In the case of a used boat, especially if it has passed through several owners, this could be the start of an Easter egg hunt...
We all customize our boats with neat, new electrical gizmos over time, but not all of us go about it the same way.
Boat owners with a bit of expertise will look for an unused slot in the existing fuse or breaker box to power a new 12-volt gadget. If no more slots exist, they will either install an additional box and use its first slot for the new accessory or they will simply run a new power wire from the battery directly to the new gizmo and add an in-line fuse as close to the battery as possible. Installing the fuse close to the battery protects the wire all the way from the fuse to the accessory.
The ground wire for the new device can come from the nearest common ground connection, or a new ground wire can be routed alongside the new power cable. In a case like this I prefer to install a marine-grade, two-conductor cable: one with black and red wires inside a protective sheath.
Boats with open gunnels or roomy in-floor channels are good candidates for running individual power cables from the battery to new accessories, or to their dash-mounted switches and then to the accessories.
Boats with closed, foam-filled gunnels and built-in wire chases that are already full or difficult to access are better served with new fuse or breaker panels strategically located where you expect to install new gadgets.
You'll just have to run one larger cable from the battery to the panel instead of struggling to route a new, smaller cable for each new accessory. Don't forget to install a fuse or breaker in a panel's power cable that's large enough to carry the whole panel's load.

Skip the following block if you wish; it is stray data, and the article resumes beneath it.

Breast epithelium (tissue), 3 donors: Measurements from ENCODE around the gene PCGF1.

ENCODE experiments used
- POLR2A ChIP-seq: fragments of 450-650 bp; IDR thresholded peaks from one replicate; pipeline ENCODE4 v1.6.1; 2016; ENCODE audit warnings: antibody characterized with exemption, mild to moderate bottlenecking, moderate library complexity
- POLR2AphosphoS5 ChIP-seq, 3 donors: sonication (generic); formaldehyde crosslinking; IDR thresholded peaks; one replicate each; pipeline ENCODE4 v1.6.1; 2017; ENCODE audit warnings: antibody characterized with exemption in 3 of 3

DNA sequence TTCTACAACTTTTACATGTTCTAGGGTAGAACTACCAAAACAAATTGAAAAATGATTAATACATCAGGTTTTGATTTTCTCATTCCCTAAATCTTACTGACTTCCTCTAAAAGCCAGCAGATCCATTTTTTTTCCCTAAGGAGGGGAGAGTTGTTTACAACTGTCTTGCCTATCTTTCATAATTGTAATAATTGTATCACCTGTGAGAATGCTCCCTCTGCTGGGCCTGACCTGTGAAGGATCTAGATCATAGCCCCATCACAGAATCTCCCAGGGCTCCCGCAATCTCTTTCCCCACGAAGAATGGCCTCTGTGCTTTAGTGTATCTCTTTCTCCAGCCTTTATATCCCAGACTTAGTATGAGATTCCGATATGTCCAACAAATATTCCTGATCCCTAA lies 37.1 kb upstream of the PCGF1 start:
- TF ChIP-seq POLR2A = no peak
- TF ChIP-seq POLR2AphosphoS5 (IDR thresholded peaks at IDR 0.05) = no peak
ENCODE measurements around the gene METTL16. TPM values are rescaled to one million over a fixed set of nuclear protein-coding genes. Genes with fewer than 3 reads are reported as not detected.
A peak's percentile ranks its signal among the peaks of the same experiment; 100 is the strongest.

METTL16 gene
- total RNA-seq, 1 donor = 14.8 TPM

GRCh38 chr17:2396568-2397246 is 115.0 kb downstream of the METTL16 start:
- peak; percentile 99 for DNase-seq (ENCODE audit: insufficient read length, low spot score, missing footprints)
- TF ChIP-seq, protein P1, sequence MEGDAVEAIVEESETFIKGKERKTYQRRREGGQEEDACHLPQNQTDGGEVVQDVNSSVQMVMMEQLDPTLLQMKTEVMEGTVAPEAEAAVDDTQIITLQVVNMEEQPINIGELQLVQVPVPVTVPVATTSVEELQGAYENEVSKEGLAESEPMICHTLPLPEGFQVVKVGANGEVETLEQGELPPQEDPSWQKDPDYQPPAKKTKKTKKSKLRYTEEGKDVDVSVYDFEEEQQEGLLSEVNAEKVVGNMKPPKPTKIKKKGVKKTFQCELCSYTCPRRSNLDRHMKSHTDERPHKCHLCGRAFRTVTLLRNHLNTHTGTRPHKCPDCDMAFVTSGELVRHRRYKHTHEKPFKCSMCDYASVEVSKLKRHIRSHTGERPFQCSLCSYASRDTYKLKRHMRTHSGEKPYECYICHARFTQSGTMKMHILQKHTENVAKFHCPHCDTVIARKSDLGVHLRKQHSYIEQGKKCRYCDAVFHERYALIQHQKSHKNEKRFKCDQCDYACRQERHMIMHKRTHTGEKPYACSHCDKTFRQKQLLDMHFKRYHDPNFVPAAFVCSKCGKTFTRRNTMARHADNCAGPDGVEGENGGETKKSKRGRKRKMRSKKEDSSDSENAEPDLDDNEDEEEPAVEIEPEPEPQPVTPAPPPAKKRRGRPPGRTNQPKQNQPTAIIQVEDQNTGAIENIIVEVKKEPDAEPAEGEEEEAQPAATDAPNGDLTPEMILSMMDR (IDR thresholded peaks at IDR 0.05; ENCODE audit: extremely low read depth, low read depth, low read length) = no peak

Unfortunately, not every boat owner does this, and when something stops working you may have to trace its power cable, or power and ground wires if they are separate, to their sources in order to find the problem. It's sometimes frustrating enough in boats with poor wiring access to just go to the battery compartment and pop open everything that looks like a fuse holder in hopes of stumbling into the right blown fuse.
Once you locate the fuse or breaker and restore power to the accessory, it is a good idea to write down the location of the fuse or breaker and note what it protects.
Also, shade-tree accessory installers have been known to install the wrong fuses. A fuse with too low a rating will pop every time you sneeze, and one with too large a rating can sit there happily passing current while a short melts wire insulation and toasts delicate components.
Fuse ratings and wild guesses don't play well together.
The correct fuse rating can usually be found in the accessory's owner's manual, at its manufacturer's Web site or obtained with a call to its maker's customer service department.
It should go without saying that the time to investigate your fuse holders and breakers is on a warm weekend afternoon, not in a pitching boat during a blinding rain storm. That weekend afternoon is also a great time to identify the amp rating on every fuse in your boat and make sure you have spares onboard, along with any tools required to replace them.
A close inspection of the fuse holders will also identify any that need to be replaced because they are growing pale-green grunge or developing other problems.
Manual reset breakers are less trouble than fuses, as long as you know where to find each one when its accessory stops working.
Still, it's not a bad idea to pick up one or two extra breakers and keep them onboard. Examine those on your boat, and if any look like they might be difficult to replace ask your marine dealer to walk you through replacing one.
We're all adults here and, since this is all basic common-sense stuff, we keep up with it, right? If anyone needs me this afternoon, I'll be out in the boat with a flashlight and a small notebook...